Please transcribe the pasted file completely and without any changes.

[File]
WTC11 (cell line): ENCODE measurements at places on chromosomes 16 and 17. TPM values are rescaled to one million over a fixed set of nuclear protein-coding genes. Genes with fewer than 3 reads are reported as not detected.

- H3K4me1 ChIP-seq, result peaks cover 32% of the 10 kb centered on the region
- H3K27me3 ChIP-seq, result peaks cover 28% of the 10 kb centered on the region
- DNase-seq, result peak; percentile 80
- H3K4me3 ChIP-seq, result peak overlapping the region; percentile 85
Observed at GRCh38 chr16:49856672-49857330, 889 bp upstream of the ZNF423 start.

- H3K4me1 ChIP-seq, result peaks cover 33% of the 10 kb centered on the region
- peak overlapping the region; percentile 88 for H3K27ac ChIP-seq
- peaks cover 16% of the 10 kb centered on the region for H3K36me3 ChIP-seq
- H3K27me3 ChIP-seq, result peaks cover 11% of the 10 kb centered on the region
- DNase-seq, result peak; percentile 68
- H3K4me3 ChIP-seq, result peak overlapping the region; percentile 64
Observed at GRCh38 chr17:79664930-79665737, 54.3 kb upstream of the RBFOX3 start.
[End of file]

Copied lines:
WTC11 (cell line): ENCODE measurements at places on chromosomes 16 and 17. TPM values are rescaled to one million over a fixed set of nuclear protein-coding genes. Genes with fewer than 3 reads are reported as not detected.

- H3K4me1 ChIP-seq, result peaks cover 32% of the 10 kb centered on the region
- H3K27me3 ChIP-seq, result peaks cover 28% of the 10 kb centered on the region
- DNase-seq, result peak; percentile 80
- H3K4me3 ChIP-seq, result peak overlapping the region; percentile 85
Observed at GRCh38 chr16:49856672-49857330, 889 bp upstream of the ZNF423 start.

- H3K4me1 ChIP-seq, result peaks cover 33% of the 10 kb centered on the region
- peak overlapping the region; percentile 88 for H3K27ac ChIP-seq
- peaks cover 16% of the 10 kb centered on the region for H3K36me3 ChIP-seq
- H3K27me3 ChIP-seq, result peaks cover 11% of the 10 kb centered on the region
- DNase-seq, result peak; percentile 68
- H3K4me3 ChIP-seq, result peak overlapping the region; percentile 64
Observed at GRCh38 chr17:79664930-79665737, 54.3 kb upstream of the RBFOX3 start.